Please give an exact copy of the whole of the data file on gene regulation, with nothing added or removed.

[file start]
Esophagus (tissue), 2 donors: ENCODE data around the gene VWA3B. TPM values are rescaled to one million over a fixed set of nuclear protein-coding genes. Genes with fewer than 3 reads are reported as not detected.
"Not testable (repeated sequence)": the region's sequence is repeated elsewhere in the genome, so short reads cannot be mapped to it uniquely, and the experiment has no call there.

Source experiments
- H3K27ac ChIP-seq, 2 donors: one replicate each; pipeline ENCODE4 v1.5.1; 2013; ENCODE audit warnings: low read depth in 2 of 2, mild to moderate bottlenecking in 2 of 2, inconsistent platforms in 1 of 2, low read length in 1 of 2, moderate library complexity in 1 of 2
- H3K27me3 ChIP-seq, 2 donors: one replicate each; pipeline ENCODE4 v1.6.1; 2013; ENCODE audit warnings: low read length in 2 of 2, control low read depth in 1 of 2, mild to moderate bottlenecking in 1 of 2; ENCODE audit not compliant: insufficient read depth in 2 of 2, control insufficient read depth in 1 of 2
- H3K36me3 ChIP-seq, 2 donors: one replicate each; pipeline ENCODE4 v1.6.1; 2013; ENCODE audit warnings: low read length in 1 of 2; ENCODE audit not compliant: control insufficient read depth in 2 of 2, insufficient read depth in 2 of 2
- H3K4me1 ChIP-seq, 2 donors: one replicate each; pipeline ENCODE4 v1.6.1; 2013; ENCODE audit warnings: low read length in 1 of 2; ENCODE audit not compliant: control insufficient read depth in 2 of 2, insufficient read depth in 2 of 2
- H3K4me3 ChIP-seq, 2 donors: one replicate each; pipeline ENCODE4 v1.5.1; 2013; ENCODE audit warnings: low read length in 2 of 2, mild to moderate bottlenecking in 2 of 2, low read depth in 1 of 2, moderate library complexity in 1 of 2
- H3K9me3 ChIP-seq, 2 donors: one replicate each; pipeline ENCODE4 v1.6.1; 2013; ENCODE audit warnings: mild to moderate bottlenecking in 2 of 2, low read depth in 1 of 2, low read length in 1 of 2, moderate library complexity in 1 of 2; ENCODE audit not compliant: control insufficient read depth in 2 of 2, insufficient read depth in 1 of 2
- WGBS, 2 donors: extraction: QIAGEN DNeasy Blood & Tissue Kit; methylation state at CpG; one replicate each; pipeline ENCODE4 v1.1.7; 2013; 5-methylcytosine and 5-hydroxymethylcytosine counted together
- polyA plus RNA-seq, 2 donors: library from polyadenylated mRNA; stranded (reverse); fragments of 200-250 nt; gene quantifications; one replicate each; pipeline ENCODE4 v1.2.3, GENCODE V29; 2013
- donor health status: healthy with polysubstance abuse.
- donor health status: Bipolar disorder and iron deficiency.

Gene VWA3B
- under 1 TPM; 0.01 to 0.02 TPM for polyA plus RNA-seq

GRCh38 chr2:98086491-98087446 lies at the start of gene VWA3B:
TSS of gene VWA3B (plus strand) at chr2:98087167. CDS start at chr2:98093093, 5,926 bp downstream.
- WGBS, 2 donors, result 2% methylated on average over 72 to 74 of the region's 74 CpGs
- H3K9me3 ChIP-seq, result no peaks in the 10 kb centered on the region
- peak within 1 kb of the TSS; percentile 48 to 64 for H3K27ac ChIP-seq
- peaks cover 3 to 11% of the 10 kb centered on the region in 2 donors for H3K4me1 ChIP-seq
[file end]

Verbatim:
Esophagus (tissue), 2 donors: ENCODE data around the gene VWA3B. TPM values are rescaled to one million over a fixed set of nuclear protein-coding genes. Genes with fewer than 3 reads are reported as not detected.
"Not testable (repeated sequence)": the region's sequence is repeated elsewhere in the genome, so short reads cannot be mapped to it uniquely, and the experiment has no call there.

Source experiments
- H3K27ac ChIP-seq, 2 donors: one replicate each; pipeline ENCODE4 v1.5.1; 2013; ENCODE audit warnings: low read depth in 2 of 2, mild to moderate bottlenecking in 2 of 2, inconsistent platforms in 1 of 2, low read length in 1 of 2, moderate library complexity in 1 of 2
- H3K27me3 ChIP-seq, 2 donors: one replicate each; pipeline ENCODE4 v1.6.1; 2013; ENCODE audit warnings: low read length in 2 of 2, control low read depth in 1 of 2, mild to moderate bottlenecking in 1 of 2; ENCODE audit not compliant: insufficient read depth in 2 of 2, control insufficient read depth in 1 of 2
- H3K36me3 ChIP-seq, 2 donors: one replicate each; pipeline ENCODE4 v1.6.1; 2013; ENCODE audit warnings: low read length in 1 of 2; ENCODE audit not compliant: control insufficient read depth in 2 of 2, insufficient read depth in 2 of 2
- H3K4me1 ChIP-seq, 2 donors: one replicate each; pipeline ENCODE4 v1.6.1; 2013; ENCODE audit warnings: low read length in 1 of 2; ENCODE audit not compliant: control insufficient read depth in 2 of 2, insufficient read depth in 2 of 2
- H3K4me3 ChIP-seq, 2 donors: one replicate each; pipeline ENCODE4 v1.5.1; 2013; ENCODE audit warnings: low read length in 2 of 2, mild to moderate bottlenecking in 2 of 2, low read depth in 1 of 2, moderate library complexity in 1 of 2
- H3K9me3 ChIP-seq, 2 donors: one replicate each; pipeline ENCODE4 v1.6.1; 2013; ENCODE audit warnings: mild to moderate bottlenecking in 2 of 2, low read depth in 1 of 2, low read length in 1 of 2, moderate library complexity in 1 of 2; ENCODE audit not compliant: control insufficient read depth in 2 of 2, insufficient read depth in 1 of 2
- WGBS, 2 donors: extraction: QIAGEN DNeasy Blood & Tissue Kit; methylation state at CpG; one replicate each; pipeline ENCODE4 v1.1.7; 2013; 5-methylcytosine and 5-hydroxymethylcytosine counted together
- polyA plus RNA-seq, 2 donors: library from polyadenylated mRNA; stranded (reverse); fragments of 200-250 nt; gene quantifications; one replicate each; pipeline ENCODE4 v1.2.3, GENCODE V29; 2013
- donor health status: healthy with polysubstance abuse.
- donor health status: Bipolar disorder and iron deficiency.

Gene VWA3B
- under 1 TPM; 0.01 to 0.02 TPM for polyA plus RNA-seq

GRCh38 chr2:98086491-98087446 lies at the start of gene VWA3B:
TSS of gene VWA3B (plus strand) at chr2:98087167. CDS start at chr2:98093093, 5,926 bp downstream.
- WGBS, 2 donors, result 2% methylated on average over 72 to 74 of the region's 74 CpGs
- H3K9me3 ChIP-seq, result no peaks in the 10 kb centered on the region
- peak within 1 kb of the TSS; percentile 48 to 64 for H3K27ac ChIP-seq
- peaks cover 3 to 11% of the 10 kb centered on the region in 2 donors for H3K4me1 ChIP-seq